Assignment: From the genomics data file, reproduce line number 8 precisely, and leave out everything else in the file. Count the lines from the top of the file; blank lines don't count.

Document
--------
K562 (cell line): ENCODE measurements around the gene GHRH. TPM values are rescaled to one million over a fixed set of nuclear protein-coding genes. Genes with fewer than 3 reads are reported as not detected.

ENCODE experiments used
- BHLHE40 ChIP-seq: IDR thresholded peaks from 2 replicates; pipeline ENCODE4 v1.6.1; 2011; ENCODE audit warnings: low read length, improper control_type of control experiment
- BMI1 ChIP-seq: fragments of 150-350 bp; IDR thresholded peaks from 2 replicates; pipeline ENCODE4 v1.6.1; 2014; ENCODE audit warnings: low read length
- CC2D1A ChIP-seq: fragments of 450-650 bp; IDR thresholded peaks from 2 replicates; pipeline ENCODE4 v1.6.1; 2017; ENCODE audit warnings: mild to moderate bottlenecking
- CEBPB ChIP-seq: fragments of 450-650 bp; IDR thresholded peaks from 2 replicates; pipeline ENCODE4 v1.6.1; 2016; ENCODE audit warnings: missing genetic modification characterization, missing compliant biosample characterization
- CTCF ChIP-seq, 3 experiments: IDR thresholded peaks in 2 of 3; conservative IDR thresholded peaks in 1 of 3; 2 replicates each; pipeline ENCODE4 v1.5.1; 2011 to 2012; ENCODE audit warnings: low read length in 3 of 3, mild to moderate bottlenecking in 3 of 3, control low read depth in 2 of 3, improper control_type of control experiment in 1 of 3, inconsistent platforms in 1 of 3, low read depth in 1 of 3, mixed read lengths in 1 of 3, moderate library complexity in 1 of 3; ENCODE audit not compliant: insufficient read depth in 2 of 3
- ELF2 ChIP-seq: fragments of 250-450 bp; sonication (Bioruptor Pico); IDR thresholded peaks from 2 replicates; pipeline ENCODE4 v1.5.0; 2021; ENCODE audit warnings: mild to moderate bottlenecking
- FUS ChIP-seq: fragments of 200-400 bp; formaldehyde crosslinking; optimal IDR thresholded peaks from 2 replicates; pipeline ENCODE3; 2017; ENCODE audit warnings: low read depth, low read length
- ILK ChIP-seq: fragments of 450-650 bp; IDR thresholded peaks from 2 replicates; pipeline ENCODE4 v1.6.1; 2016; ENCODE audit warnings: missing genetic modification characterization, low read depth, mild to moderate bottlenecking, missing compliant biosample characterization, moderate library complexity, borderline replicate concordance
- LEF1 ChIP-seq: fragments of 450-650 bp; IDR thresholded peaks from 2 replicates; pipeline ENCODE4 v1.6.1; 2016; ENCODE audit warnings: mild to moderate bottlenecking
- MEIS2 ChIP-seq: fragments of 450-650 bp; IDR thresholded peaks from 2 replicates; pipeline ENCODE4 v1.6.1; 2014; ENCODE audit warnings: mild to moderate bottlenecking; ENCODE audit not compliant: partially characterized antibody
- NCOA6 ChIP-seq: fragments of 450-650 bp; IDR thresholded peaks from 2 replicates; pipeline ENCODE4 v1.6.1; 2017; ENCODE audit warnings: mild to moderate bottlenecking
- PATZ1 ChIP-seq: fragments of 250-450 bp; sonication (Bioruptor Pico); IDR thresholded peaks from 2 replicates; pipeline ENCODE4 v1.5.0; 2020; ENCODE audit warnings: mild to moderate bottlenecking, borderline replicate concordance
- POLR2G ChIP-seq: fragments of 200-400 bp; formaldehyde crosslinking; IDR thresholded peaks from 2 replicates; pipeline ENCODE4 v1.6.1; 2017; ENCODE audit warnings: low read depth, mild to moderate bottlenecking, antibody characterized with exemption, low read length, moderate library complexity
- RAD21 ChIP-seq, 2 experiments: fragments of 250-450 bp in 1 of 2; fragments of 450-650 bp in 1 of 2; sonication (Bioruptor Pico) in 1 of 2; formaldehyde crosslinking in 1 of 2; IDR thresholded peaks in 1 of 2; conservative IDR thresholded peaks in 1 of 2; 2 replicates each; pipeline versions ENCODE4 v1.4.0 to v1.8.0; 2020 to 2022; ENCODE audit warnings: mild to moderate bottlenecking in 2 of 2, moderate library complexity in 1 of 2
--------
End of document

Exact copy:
- ELF2 ChIP-seq: fragments of 250-450 bp; sonication (Bioruptor Pico); IDR thresholded peaks from 2 replicates; pipeline ENCODE4 v1.5.0; 2021; ENCODE audit warnings: mild to moderate bottlenecking